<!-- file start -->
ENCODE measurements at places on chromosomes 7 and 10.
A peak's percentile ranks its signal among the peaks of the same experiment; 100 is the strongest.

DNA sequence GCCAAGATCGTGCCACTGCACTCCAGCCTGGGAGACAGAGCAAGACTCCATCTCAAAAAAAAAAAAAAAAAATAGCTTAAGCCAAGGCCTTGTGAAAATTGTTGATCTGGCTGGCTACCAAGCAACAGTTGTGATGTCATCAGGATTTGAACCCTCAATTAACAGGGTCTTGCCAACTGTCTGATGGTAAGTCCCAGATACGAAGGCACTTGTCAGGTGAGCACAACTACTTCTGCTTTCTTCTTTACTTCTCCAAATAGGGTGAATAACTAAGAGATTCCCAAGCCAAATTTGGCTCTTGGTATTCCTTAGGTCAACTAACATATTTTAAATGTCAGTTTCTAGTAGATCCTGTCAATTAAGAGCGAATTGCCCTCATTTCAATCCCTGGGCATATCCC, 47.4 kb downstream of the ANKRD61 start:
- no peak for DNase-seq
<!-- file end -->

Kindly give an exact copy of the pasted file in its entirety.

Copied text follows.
ENCODE measurements at places on chromosomes 7 and 10.
A peak's percentile ranks its signal among the peaks of the same experiment; 100 is the strongest.

DNA sequence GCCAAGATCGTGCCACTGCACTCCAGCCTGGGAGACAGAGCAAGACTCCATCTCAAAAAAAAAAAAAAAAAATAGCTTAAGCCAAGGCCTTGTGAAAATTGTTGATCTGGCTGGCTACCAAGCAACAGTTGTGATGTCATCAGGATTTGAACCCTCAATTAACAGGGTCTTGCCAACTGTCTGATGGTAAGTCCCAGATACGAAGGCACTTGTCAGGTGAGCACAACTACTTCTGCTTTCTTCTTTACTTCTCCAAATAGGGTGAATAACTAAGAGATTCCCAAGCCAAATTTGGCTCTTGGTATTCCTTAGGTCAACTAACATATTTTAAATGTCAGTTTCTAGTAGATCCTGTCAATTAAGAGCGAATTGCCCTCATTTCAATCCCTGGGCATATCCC, 47.4 kb downstream of the ANKRD61 start:
- no peak for DNase-seq